A while ago, my mother told me about the word “snowflake” used as an attribute to define the generation of children we are raising. And, when I heard it for the very first time, I felt angry. Labelling never helped anyone, we seem to always live to reach the expectations placed on us by the ones around us. As time went by I felt more and more furious and, to be honest, quite concerned. It seems to me that we are placing blame on the generation of children we are raising for the way we choose to raise them. How in the world do we expect that someone we cradle as if they were a snowflake grows up to think of themselves as powerful mountains?
As my job resides at the receiving end of customer satisfaction or the lack thereof, I spent the past few months hearing from many of them with the dissatisfaction of having to tend to children more than usual. I completely get it as a parent, it is absolutely ridiculous to even hope that doing your job properly and being an involved parent can coexist in a work from home situation. I have, however, been able to read something else between the lines which has worried me greatly when looking at the generation we are raising: we, parents, are deeply afraid of sitting with our children’s discomfort and simply allowing them to sit with theirs. We are inherently fixers – for what is parenting if not that, right? – and in the ocean of good intentions that all of this is born out of we cut their wings, shape their self confidence and raise them as snowflakes.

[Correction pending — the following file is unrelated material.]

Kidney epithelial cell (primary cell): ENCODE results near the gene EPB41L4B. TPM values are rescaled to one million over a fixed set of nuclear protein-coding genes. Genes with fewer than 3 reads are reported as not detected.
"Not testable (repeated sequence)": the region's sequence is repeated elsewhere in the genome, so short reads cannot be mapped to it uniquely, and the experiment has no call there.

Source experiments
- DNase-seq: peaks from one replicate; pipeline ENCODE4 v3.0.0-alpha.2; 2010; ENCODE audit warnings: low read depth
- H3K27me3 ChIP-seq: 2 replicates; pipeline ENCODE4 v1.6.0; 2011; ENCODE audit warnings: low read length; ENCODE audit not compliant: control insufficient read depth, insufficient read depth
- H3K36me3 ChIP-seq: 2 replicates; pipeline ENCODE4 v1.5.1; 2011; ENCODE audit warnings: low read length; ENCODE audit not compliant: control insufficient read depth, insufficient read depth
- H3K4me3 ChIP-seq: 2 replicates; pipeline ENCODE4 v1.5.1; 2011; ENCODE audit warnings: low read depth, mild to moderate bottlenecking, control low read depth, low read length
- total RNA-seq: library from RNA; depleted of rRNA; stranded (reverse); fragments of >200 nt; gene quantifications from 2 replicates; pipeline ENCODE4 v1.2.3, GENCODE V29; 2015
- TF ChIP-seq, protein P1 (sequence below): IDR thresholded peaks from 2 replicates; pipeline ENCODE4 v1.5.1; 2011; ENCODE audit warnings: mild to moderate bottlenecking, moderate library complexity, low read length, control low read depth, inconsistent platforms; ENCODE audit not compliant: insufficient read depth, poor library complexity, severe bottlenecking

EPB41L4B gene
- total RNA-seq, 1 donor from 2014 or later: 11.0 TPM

Parents I have been talking to over the past few months, are angry because they can’t find a way to sit with their child crying because they cannot see their friends as they are locked down due to a pandemic. They accuse and point fingers because they cannot tell their child – a mistake was made and it cannot be undone, you and I have to live with the consequences. They try to fix and threaten to sue because they cannot bring themselves to utter the words: life is not always fair and sometimes we lose. And sometimes people disappoint us. And sometimes, maybe more often than not, we don’t get to receive everything we believe we deserve. And to ask … what can we learn from this? Rather than to point fingers and throw blame.
“What is it in a human life that creates kind, wise and resilient human beings?” asks Glennon Doyle. Isn’t that what we all say we want to help our children grow up to be?